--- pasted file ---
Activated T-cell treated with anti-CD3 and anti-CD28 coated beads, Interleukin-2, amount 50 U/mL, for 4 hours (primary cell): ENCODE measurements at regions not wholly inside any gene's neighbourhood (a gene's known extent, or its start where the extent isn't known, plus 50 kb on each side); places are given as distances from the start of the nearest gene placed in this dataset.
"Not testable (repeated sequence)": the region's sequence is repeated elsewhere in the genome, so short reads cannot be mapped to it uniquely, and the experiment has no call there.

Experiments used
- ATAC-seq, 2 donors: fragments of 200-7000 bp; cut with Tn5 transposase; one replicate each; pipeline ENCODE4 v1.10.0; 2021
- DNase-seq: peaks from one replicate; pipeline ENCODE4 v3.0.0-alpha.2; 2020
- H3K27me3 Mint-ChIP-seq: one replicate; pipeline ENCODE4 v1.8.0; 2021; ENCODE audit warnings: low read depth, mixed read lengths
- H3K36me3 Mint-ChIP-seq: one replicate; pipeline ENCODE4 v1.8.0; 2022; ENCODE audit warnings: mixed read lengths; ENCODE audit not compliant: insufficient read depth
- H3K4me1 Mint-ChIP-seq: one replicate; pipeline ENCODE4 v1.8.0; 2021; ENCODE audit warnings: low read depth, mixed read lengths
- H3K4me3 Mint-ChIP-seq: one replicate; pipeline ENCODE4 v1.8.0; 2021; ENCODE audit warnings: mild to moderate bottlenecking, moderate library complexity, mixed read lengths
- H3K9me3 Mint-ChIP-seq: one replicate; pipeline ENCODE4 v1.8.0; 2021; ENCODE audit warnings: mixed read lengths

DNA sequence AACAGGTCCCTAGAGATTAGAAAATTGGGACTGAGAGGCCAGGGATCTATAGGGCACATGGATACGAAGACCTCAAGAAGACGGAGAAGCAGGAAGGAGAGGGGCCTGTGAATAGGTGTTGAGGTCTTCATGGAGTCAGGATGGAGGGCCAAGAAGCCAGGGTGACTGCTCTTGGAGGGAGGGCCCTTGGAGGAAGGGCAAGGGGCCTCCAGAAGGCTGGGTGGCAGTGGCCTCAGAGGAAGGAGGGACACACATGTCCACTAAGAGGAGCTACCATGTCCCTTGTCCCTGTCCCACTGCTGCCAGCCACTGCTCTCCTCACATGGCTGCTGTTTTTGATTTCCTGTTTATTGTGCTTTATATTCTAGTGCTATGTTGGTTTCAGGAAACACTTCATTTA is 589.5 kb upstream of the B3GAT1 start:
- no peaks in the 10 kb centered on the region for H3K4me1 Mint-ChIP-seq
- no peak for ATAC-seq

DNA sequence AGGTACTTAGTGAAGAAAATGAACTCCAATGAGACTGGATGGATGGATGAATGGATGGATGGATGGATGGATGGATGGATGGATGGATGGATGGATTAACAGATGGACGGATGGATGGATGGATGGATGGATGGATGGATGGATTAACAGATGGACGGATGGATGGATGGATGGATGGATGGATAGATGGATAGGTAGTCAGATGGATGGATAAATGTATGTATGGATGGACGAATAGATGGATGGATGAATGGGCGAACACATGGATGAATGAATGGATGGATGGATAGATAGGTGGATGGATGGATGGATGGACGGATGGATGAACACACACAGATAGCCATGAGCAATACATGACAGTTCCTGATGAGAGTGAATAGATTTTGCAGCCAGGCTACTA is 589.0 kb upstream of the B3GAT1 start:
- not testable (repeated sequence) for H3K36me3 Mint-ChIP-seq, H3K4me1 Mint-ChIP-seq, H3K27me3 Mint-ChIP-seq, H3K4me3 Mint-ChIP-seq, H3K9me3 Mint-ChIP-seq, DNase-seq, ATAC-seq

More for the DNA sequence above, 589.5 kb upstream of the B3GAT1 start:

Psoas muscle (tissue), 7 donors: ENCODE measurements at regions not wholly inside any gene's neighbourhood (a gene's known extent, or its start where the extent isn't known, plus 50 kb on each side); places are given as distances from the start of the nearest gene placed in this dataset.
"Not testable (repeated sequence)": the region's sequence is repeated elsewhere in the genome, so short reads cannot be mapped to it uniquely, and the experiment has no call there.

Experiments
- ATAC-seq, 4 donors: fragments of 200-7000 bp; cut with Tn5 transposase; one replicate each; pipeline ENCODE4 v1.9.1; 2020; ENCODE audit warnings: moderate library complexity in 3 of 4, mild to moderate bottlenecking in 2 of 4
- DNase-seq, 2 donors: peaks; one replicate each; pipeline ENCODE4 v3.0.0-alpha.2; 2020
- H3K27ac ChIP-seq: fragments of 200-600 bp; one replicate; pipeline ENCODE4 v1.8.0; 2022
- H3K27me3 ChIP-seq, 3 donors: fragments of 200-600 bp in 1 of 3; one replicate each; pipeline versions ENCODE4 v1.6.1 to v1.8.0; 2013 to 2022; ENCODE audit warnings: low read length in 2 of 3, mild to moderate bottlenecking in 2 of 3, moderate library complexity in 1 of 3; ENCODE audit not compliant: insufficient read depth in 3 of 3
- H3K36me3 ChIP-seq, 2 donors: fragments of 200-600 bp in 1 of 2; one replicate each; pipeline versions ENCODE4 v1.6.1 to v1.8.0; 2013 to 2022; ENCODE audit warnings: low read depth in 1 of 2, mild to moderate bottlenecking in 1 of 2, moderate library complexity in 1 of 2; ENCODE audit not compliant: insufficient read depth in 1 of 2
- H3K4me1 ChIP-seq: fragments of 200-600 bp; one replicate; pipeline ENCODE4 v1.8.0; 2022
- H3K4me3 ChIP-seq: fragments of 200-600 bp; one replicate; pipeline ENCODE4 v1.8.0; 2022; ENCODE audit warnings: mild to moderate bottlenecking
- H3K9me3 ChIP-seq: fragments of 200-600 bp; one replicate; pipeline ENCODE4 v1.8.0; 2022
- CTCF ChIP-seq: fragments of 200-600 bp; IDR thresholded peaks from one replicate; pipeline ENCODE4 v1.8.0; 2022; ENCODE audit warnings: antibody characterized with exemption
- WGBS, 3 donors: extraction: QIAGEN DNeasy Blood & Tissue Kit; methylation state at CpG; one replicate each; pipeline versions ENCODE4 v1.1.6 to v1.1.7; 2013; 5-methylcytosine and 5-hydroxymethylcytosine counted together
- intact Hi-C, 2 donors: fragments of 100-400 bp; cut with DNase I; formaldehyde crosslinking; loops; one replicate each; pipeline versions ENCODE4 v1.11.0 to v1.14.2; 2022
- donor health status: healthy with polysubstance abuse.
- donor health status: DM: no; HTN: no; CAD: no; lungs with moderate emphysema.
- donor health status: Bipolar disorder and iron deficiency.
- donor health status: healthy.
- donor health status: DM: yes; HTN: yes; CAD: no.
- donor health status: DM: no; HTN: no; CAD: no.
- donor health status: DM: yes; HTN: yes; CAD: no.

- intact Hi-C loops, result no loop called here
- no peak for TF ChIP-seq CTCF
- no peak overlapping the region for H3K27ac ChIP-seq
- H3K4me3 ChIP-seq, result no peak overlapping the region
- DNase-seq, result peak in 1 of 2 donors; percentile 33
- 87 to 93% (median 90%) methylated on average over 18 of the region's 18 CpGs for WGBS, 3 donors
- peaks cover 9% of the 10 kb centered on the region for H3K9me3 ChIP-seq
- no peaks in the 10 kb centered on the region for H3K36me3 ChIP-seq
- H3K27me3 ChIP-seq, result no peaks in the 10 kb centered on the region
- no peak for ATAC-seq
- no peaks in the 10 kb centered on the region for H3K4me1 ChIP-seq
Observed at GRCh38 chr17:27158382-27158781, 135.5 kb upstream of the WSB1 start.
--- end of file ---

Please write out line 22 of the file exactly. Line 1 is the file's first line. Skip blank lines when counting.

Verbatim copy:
- H3K27ac ChIP-seq: fragments of 200-600 bp; one replicate; pipeline ENCODE4 v1.8.0; 2022